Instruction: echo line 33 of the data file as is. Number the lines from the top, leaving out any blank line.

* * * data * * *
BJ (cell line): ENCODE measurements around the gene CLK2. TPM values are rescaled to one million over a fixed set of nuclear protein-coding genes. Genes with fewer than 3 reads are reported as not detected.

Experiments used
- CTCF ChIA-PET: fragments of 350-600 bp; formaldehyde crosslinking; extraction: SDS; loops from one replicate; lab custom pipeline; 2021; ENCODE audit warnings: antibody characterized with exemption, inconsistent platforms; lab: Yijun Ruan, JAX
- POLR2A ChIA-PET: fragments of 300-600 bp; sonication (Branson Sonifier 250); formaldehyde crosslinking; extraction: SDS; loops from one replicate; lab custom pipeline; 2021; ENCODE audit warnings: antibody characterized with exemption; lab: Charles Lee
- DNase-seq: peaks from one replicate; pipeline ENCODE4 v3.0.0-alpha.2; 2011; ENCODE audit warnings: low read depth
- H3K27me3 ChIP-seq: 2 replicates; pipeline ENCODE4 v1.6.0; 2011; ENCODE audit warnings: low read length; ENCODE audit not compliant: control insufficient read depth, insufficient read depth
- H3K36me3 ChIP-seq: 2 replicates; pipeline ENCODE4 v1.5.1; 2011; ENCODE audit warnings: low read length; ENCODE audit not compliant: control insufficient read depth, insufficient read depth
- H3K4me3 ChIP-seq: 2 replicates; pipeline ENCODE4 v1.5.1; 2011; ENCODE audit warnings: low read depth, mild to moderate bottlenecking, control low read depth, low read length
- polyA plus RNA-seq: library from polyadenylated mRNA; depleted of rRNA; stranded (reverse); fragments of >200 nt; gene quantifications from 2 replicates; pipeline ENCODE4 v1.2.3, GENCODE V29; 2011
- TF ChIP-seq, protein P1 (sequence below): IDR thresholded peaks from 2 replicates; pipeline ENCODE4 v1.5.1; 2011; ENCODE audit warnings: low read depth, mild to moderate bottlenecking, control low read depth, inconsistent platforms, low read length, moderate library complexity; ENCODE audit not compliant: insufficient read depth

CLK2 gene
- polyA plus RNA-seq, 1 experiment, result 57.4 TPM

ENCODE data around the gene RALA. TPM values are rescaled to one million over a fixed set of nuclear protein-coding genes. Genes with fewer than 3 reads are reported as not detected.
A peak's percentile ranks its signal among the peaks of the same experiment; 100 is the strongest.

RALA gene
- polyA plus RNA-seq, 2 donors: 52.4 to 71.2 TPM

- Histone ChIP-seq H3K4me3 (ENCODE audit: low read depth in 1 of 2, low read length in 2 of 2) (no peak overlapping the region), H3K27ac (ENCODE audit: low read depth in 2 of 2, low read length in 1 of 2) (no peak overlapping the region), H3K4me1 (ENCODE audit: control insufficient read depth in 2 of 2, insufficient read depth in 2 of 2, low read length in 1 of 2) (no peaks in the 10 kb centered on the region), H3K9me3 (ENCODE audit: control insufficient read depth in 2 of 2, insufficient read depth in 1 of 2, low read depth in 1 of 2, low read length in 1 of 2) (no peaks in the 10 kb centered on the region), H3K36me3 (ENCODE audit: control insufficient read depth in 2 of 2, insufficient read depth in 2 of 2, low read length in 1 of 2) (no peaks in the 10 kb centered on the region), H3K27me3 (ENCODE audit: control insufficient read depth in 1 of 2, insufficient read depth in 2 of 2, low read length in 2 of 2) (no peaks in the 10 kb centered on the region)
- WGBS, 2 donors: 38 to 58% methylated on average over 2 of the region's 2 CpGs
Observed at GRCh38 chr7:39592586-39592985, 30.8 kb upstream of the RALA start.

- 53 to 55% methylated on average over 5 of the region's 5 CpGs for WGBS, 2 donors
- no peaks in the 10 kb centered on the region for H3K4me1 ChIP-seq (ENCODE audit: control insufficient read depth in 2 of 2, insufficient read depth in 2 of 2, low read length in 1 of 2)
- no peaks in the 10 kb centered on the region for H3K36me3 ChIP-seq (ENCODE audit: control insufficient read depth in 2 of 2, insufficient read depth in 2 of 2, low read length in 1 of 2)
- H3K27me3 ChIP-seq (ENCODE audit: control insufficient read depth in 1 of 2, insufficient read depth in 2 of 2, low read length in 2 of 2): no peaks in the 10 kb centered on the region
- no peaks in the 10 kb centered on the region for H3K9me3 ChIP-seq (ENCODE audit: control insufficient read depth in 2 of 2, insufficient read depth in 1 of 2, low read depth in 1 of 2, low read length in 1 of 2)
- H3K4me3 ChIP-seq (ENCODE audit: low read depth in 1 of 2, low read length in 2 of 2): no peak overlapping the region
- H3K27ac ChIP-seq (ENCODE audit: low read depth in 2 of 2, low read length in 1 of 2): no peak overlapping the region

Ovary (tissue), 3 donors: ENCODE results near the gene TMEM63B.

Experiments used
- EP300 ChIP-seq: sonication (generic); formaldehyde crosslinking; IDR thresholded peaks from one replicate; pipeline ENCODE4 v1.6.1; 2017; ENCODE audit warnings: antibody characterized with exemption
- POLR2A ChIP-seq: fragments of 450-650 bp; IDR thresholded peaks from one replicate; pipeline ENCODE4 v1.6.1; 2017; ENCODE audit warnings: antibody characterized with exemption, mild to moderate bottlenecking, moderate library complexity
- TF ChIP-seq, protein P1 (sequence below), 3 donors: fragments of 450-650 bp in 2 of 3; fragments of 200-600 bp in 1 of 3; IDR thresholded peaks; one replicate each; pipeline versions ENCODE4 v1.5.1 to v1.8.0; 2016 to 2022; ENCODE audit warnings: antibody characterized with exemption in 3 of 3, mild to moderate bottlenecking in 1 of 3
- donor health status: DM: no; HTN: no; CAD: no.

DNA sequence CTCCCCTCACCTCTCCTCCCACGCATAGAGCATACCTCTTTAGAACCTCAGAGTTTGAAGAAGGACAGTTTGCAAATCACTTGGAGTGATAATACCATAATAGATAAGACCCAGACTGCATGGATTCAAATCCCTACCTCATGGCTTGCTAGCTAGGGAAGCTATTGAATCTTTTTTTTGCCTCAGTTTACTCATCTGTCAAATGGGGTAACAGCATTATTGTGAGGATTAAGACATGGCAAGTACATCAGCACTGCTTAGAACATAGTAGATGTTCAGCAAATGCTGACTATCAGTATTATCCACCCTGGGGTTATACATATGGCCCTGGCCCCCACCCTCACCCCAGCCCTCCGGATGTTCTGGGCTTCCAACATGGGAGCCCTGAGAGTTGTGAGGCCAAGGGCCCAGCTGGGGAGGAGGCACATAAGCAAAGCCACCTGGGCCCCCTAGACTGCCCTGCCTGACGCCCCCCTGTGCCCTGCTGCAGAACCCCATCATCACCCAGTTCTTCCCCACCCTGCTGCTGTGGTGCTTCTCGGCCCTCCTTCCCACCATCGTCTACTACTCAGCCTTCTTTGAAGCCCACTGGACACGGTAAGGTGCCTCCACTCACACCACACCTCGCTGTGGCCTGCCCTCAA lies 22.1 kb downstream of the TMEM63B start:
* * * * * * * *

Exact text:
DNA sequence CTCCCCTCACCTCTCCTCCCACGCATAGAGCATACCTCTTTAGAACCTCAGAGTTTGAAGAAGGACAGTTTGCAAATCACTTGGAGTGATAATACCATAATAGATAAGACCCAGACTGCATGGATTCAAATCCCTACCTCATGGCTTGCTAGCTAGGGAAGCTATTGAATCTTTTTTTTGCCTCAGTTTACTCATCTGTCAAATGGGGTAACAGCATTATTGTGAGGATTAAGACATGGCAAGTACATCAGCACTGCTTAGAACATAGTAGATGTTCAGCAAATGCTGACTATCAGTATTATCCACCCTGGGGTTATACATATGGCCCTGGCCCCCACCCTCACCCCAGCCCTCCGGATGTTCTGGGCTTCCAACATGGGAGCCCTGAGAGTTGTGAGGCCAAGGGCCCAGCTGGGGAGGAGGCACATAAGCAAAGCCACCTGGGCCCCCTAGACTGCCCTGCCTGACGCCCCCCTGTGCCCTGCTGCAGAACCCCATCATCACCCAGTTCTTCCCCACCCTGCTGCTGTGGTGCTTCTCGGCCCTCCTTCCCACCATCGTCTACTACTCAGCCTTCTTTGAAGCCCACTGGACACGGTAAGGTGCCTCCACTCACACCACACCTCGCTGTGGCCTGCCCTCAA lies 22.1 kb downstream of the TMEM63B start: